Any independent moves would face almost immediate legal challenges that even Trump's aides fear would be successful. Still, they reckon it will show Trump as determined to fight for the wall, and figure that voters will blame the courts and Congress rather the president.

Trump mindful of his base

For some supporters, that's not enough.

California-based conservative leader Mark Meckler, who helped found the Tea Party movement, said Trump's base voters are done waiting for him to deliver on the wall. He warned the president risks alienating his strongest supporters unless he "goes to war" with Democrats.

"A political crusade is not enough," Meckler said. "Politicians say stuff. He's either doing it or he's not doing it."

The border debate has also proved to be a drag on the president's support among Republican lawmakers, many of whom don't share his zeal for the wall. Last month, Trump was forced to surrender the shutdown fight after senators in his party broke ranks amid the increasingly painful impacts of the stoppage. It coincided with mounting interparty disagreements over the president's policies for Afghanistan and Syria that led to a striking rebuke of them earlier this month led by Senate majority leader Mitch McConnell.

For all of that, though, Trump advisers on the campaign and inside the White House insist, that fulfilled or not, the promise of a wall is a winning issue for Trump. The president has already sought to rewrite the "Build the Wall" chants that were a staple of his 2016 campaign to "Finish the Wall," and will use his rally in Texas to go in depth on the issue, aides said.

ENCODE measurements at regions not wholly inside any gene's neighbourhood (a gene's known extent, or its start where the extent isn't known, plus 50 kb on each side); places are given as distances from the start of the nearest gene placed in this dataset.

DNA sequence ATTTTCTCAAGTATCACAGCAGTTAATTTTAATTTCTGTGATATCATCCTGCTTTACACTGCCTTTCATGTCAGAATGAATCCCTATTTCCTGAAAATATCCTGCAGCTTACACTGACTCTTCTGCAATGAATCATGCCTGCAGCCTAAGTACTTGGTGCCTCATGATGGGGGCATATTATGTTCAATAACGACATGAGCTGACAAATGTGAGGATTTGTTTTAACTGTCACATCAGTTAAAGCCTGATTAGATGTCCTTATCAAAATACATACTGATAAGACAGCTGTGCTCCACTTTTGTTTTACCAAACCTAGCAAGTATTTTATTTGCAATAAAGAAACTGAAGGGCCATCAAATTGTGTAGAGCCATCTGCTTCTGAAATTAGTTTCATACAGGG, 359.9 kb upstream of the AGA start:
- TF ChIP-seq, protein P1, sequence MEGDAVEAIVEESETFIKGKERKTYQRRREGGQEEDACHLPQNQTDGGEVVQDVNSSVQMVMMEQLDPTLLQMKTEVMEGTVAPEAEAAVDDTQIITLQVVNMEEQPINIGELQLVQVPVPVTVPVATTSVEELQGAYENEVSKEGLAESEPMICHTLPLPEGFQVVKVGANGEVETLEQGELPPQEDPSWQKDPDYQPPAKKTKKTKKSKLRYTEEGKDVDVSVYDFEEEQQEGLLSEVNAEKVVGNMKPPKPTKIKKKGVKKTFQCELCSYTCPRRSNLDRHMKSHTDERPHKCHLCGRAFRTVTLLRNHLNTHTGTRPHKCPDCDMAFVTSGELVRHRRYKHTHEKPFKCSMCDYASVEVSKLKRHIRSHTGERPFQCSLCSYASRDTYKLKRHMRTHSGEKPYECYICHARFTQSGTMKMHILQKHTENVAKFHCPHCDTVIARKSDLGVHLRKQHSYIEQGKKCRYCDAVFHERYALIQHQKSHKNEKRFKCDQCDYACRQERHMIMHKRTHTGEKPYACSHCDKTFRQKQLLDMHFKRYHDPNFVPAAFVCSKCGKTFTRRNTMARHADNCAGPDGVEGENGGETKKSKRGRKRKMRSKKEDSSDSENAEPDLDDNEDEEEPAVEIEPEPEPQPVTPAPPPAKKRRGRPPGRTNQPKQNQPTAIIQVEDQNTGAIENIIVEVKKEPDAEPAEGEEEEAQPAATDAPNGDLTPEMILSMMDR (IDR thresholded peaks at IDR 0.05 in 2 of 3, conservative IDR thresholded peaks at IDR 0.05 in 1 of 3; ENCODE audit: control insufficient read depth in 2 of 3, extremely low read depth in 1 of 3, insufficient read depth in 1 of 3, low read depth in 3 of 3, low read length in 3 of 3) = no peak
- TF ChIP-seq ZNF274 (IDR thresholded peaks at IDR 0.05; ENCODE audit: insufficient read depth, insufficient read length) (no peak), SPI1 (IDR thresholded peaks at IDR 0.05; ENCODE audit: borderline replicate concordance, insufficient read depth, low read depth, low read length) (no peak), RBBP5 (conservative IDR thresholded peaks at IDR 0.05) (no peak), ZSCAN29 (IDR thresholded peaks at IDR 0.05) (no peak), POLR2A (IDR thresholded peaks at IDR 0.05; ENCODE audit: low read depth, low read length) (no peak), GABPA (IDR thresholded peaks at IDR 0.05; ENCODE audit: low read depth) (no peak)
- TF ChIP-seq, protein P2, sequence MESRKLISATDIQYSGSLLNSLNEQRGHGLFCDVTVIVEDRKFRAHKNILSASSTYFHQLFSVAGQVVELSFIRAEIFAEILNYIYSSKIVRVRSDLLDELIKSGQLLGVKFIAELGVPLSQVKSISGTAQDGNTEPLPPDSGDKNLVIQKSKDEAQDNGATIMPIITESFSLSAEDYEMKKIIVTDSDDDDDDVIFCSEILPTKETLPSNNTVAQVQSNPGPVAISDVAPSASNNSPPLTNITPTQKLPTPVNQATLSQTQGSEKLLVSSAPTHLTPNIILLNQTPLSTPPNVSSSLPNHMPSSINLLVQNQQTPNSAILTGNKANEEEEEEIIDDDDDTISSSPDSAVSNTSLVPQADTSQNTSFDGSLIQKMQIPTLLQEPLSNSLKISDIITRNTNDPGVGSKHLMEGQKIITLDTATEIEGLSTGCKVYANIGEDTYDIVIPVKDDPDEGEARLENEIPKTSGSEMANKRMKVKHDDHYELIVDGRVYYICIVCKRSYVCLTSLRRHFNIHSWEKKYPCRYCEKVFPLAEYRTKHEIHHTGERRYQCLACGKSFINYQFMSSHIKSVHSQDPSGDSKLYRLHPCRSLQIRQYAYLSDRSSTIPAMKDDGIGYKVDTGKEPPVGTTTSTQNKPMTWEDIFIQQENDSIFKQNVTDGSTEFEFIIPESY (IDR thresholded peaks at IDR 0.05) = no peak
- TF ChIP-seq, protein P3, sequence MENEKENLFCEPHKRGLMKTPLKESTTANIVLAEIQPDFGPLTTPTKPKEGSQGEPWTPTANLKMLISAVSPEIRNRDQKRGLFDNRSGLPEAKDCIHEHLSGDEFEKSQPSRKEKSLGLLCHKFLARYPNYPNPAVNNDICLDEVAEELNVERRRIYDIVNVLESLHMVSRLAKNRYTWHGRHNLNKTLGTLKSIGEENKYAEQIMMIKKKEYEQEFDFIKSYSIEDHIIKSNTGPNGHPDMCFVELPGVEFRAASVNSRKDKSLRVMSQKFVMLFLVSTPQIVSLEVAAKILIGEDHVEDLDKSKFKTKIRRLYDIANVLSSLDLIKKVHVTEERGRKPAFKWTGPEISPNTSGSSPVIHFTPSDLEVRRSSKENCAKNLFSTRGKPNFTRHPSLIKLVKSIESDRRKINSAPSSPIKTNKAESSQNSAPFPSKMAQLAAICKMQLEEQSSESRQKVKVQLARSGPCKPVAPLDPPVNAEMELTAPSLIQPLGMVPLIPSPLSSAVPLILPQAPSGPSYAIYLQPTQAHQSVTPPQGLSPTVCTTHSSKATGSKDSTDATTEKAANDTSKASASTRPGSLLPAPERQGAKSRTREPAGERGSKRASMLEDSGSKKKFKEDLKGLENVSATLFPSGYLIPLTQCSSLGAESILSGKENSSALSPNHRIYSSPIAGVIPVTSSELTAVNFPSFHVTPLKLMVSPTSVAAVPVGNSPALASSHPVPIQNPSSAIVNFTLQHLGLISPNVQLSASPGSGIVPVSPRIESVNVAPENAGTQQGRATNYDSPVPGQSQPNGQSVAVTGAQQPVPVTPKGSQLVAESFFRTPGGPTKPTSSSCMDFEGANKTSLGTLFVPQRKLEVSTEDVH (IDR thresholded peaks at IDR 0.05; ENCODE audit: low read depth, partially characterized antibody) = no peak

Highlighting their differing view of the electorate, Democrats are likewise adamant that Trump's struggles for the wall are a political boon to them, believing their 2018 midterm election gains in the House proved that voters want to block Trump's agenda.

Former congressman Beto O'Rourke, right, passes a 'No Border Wall' sign during a visit to the National Butterfly Center in Mission, Texas, last month. O'Rourke is scheduled to join an anti-wall rally in El Paso on Monday night — at the same time Trump is speaking in the U.S. border city. (Eric Gay/Associated Press)

A Trump campaign adviser said the Trump team sees the El Paso rally as less about winning over voters ahead of the 2020 election and more an opportunity to reshape the wall debate. The campaign views the rally, which is to take place just a few hundred metres from El Paso's border fence, as an opportunity for Trump to make the case that border barriers work, said the adviser, who was not authorized to discuss campaign strategy by name and requested anonymity.

Trump has repeatedly exaggerated the impact of El Paso's fencing on the city's crime rate, as well as statistics about crime committed by people who have entered the U.S. illegally.

El Paso is home to one potential Democratic challenger to Trump, former Texas representative Beto O'Rourke, who unsuccessfully challenged Sen. Ted Cruz in 2018 and maintains an army of small-dollar donors and a large social media following. The campaign adviser, who spoke on condition of anonymity to discuss internal thinking, insisted the venue had nothing to do with O'Rourke.

But there was nothing subtle about O'Rourke's response: He's expected to join a march though his hometown to protest a border wall at the same time as Trump's rally.